Kyle Campbell

Wednesday, September 12, 2012

Building a foundation

A lot of children begin their study of the Bible with passages like Matthew 7:24:27: “Therefore whosoever heareth these sayings of mine, and doeth them, I will liken him unto a wise man, which built his house upon a rock: And the rain descended, and the floods came, and the winds blew, and beat upon that house; and it fell not: for it was founded upon a rock. And every one that heareth these sayings of mine, and doeth them not, shall be likened unto a foolish man, which built his house upon the sand: And the rain descended, and the floods came, and the winds blew, and beat upon that house; and it fell: and great was the fall of it.”

A good foundation takes a lot of high-quality material to build. If you go cheap, the foundation will suffer. A spiritual foundation takes a lot to build too. You do it through careful study, like Timothy. Remarking about Timothy, Paul said, “And that from a child thou hast known the holy scriptures, which are able to make thee wise unto salvation through faith which is in Christ Jesus” (2 Timothy 3:15). This kind of devotion takes a strong attitude toward the Bible, like what was seen with the psalmist. Psalm 119:97 says, “O how love I thy law! it is my meditation all the day.”

Just like the foundation of a structure can be ruined, so can a spiritual foundation. Sin can crack a spiritual foundation. How can we keep from the damaging effects of sin? Again, turn to the word! “Thy word have I hid in mine heart, that I might not sin against thee” (Psalms 119:11). Keep your foundation in great shape, and it will anchor you for life and eternity.

Kyle Campbell

Tuesday, September 4, 2012

"What can man do to me?"

“The Lord is on my side; I will not fear. What can man do to me?” (Psalm 118:6).

This is a good question: “What can man do to me?” Let’s not get the psalmist wrong in his point he is trying to make. Man does have the ability to make us suffer in more ways than one. He can inflict pain whether it is to the body or to the mind. He can do a lot of damage physically but this is all he can do. Compared to God, what man can do to us is very little. Jesus said in Matthew 10:28, “And do not fear those who kill the body but cannot kill the soul. But rather fear Him who is able to destroy both soul and body in hell.” Man can’t do this -- only God!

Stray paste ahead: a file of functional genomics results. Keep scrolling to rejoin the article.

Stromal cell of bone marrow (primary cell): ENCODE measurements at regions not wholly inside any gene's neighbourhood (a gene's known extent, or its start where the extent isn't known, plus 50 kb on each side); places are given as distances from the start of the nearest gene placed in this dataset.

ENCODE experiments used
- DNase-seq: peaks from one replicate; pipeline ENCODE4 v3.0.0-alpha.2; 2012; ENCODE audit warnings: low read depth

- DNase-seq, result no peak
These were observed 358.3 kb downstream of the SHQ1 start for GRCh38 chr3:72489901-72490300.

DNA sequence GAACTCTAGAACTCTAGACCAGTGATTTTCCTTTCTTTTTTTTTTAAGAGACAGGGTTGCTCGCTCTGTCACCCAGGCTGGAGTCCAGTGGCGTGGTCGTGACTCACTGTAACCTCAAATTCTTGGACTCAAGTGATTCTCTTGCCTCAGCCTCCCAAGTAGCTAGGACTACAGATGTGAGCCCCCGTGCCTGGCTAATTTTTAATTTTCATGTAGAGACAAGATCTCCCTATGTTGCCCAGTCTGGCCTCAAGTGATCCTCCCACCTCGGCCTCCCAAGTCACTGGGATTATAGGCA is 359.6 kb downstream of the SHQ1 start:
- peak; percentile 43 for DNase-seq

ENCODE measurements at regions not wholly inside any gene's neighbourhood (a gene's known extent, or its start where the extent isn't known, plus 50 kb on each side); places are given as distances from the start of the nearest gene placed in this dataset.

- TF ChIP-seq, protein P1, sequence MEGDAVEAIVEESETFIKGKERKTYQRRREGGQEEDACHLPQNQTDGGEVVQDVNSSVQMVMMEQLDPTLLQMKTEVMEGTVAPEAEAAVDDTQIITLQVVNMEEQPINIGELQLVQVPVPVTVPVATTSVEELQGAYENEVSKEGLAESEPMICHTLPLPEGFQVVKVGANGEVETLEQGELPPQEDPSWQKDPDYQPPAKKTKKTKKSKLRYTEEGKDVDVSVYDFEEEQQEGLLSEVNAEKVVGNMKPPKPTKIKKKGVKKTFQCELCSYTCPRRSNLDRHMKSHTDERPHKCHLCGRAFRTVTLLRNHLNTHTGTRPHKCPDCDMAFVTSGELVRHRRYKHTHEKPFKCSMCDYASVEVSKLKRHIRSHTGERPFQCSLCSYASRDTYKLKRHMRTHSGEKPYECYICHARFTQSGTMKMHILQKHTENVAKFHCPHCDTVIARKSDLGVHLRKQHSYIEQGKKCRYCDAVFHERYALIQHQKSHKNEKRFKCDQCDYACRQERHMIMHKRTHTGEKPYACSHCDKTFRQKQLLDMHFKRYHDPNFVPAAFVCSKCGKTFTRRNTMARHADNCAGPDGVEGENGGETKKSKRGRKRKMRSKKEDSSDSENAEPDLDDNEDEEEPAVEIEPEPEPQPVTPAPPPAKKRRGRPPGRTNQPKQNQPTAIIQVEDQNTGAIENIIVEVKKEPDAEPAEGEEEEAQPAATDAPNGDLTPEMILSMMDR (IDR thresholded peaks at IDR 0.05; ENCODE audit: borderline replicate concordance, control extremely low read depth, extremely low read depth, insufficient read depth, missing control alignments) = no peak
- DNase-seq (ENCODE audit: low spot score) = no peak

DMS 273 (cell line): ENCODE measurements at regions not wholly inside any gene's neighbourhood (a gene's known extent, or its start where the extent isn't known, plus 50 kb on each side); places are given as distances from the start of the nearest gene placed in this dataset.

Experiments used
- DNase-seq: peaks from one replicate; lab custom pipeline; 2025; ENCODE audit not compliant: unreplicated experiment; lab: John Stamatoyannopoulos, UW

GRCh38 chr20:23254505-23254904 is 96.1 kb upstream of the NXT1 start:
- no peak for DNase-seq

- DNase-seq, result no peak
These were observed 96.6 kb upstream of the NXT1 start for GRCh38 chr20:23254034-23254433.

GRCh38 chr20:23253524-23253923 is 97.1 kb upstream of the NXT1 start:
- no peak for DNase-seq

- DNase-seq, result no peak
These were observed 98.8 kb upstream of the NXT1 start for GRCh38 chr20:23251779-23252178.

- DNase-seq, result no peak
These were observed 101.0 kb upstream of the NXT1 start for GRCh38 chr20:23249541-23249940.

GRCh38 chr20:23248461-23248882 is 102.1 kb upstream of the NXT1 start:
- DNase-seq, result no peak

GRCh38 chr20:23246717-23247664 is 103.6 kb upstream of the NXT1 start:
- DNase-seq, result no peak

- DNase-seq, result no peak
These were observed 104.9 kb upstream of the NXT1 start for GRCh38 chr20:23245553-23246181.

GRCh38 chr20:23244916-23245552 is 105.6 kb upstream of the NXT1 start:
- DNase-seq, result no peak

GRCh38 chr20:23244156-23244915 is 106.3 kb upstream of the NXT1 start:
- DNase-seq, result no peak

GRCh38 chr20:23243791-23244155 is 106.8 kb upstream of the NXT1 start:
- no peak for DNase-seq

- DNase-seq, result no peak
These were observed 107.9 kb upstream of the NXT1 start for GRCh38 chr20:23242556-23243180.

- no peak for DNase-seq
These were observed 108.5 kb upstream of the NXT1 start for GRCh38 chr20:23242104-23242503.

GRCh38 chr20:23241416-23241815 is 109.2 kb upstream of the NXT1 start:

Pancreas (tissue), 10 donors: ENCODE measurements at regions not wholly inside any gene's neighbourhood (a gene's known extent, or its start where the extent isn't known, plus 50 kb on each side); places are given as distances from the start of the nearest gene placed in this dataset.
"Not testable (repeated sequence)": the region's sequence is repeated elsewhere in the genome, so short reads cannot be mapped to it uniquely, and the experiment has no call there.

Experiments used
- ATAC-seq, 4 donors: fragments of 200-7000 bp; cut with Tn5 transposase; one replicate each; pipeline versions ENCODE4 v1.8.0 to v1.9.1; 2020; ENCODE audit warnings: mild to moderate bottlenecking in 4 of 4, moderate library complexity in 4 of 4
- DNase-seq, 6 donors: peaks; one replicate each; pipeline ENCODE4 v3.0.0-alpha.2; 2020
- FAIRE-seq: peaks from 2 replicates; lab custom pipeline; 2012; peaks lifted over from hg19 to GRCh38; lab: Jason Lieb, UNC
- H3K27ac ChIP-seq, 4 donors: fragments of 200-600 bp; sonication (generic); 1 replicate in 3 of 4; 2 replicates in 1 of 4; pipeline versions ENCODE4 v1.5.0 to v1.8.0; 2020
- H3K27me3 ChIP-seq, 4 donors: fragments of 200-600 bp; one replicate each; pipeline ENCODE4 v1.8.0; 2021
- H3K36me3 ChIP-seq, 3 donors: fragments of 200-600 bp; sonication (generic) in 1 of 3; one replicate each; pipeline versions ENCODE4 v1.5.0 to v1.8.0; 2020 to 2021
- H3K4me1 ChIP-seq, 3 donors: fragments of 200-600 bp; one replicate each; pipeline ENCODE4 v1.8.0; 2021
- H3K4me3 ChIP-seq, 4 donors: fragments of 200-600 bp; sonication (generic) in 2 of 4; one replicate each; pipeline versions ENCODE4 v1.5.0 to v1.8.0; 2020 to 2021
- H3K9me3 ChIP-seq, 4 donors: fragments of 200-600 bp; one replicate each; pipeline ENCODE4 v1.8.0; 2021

So is the Lord on your side? If He is we shouldn’t be afraid of what man can do to us because in the end, if we suffer by the hand of man God will heal us and give us everlasting life which will make those afflictions seem very small (2 Corinthians 4:17). However if the Lord is not on your side, you need to join His side today! Then it will not matter what happens to us in this life. If we are living for God we can have the hope of eternal life that God will give to us in the end. It’s just something else man can’t do.

Jonathan Glaesemann

Saturday, September 1, 2012

Leaving the faith

Something that is very sad for a Christian is seeing people who are dear to them leave the faith. One of my close friends, who was also a gospel preacher, divorced his wife unscripturally and remarried several years ago, and it broke my heart. Even sadder was his response regarding the Bible’s teaching on remarriage and adultery: “I never really believed that stuff anyway.”

Despite Calvinistic doctrine which teaches that once someone is saved, they are always saved, falling away is a real fear. The Hebrew writer said, “Let us therefore fear, lest, a promise being left us of entering into his rest, any of you should seem to come short of it” (Hebrews 4:1). Peter said, “For if after they have escaped the pollutions of the world through the knowledge of the Lord and Saviour Jesus Christ, they are again entangled therein, and overcome, the latter end is worse with them than the beginning. For it had been better for them not to have known the way of righteousness, than, after they have known it, to turn from the holy commandment delivered unto them” (2 Peter 2:20-21). Leaving the faith introduces the prospect of an eternity spent in hell, a place of outer darkness and torment (Matthew 8:12; Luke 16:23).

The admonition of Paul in 1 Corinthians 16:13 is critical: “Watch ye, stand fast in the faith, quit you like men, be strong.” The temptation to leave the faith can be overcome by grounding yourself in the reliability and believability of the Bible, the work and character of Christ, the comfort of beloved Bible passages, and the fellowship of faithful saints. Don’t let go and turn your back on God and other Christians who love you. Strengthen yourself against falling from the will of God.

Kyle Campbell